No final word on Egypt hosting Iran, world nuclear talks: Diplomat
Egyptian diplomatic source reveals Cairo's final say on hosting nuclear talks between Tehran and the P5+1 is uncertain
Ahram Online, Thursday 24 Jan 2013
Egyptian President Mohamed Morsi talks with Iranian Foreign Minister Ali Akbar Salehi and Egyptian Foreign Minister Mohamed Kamel Amr during their meeting in Cairo (Photo: Reuters)
Egypt did not take a final decision on hosting the next round of nuclear talks between Iran and world powers, an Egyptian diplomatic source told Egyptian state-run news agency MENA on Thursday.
Yet, the source stated Cairo will always welcome the concept of contributing to peace and stability in the Middle East.
"When I was in Egypt ... it was suggested that the next meeting be held in Cairo," Iranian Foreign Minister Ali Akbar Salehi was quoted as saying by ISNA on Wednesday. "This issue was welcomed by our dear friends in Egypt and Egypt will consult with the P5+1 for hosting this meeting."
Salehi told Al-Ahram daily newspaper in August that Tehran is keen on establishing relations of "friendship and brotherhood" with Egypt, adding that Iran hoped to restore "normal" ties after relations were terminated in the aftermath of the 1979 Islamic Revolution.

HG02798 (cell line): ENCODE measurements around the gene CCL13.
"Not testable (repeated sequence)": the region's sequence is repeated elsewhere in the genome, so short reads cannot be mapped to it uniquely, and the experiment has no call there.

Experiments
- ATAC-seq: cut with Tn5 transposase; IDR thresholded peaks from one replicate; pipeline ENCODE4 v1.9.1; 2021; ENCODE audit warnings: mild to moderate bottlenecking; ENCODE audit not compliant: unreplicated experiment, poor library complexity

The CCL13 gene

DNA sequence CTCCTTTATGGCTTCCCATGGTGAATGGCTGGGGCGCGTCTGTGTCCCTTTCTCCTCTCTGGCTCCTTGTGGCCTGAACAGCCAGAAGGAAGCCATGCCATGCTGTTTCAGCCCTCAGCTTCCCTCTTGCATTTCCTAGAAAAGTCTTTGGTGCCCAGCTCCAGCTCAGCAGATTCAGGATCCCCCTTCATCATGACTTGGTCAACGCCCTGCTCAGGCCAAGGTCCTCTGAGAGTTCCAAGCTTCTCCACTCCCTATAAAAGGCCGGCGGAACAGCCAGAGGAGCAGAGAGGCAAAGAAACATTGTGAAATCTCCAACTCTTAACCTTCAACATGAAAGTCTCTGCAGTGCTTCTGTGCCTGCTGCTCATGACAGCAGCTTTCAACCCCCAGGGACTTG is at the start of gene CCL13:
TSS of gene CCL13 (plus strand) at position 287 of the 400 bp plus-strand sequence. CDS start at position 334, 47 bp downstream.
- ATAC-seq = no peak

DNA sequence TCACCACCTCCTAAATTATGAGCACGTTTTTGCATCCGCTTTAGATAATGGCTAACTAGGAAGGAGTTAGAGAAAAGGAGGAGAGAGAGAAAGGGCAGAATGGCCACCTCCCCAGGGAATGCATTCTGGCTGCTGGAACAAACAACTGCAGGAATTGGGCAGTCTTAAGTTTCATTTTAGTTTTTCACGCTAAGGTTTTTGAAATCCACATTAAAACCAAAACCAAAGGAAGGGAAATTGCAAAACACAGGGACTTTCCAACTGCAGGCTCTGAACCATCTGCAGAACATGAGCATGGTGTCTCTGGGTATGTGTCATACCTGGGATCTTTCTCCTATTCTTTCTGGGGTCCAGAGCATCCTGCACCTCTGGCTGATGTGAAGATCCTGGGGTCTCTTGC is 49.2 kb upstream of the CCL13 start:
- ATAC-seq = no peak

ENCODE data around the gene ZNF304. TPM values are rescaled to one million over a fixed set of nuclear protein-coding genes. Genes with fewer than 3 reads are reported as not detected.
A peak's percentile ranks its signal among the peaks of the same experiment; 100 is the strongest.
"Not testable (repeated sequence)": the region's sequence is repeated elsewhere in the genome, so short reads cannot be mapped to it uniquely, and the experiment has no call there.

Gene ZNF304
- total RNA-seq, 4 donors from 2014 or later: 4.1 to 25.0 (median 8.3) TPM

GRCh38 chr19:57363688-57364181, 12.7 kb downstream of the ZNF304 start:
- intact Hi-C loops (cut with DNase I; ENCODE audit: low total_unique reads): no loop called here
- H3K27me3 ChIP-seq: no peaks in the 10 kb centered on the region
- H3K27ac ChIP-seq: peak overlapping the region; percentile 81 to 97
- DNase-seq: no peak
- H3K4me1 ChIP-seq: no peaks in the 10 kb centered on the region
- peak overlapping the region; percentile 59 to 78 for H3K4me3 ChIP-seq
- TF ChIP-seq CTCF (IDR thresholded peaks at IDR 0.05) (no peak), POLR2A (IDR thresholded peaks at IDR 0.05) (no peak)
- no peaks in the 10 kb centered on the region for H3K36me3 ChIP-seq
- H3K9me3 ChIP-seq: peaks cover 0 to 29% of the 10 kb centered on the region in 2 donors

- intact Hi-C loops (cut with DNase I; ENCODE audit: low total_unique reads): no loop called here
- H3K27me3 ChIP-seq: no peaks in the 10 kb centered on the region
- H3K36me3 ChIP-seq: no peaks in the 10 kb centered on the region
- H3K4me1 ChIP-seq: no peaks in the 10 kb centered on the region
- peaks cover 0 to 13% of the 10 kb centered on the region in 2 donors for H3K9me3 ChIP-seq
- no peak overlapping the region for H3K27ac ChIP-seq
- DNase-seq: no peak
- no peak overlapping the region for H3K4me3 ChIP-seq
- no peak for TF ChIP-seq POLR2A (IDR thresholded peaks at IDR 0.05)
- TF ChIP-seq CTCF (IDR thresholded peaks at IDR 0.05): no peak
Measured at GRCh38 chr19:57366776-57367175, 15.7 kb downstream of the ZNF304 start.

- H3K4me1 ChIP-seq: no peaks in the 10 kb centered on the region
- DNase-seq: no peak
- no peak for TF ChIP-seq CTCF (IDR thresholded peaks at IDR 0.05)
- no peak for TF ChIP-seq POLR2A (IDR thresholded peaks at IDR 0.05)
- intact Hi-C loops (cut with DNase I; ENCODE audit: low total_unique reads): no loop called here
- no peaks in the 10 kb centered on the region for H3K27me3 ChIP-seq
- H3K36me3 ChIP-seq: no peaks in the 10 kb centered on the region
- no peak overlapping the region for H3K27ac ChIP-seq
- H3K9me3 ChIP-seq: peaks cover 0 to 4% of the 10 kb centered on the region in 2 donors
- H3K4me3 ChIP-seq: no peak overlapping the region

Such statement came ahead of his meeting with Egypt's President Mohamed Morsi on 9 January to discuss the Syrian crisis in Cairo.
The last round of negotiations between Iran and International Atomic Energy Agency (IAEA) had ended last Friday in the capital Tehran with no deal, awaiting a second meeting on 12 February.
According to AFP, it was unclear what went wrong this time but in the past Iran has insisted that the agreement include clauses that could infringe on the IAEA's ability to conduct proper inspections.
Iran incessantly denies having worked on devoting nuclear energy for military purposes.
At their last meeting, held in Moscow in June, Tehran rejected P5+1 calls for it to scale back its nuclear enrichment activities, while asking for substantial sanctions relief.
The Islamic Republic's economy is currently struggling to survive with punitive measures adopted by the US and the EU targeting its key oil sector and access to international financial markets.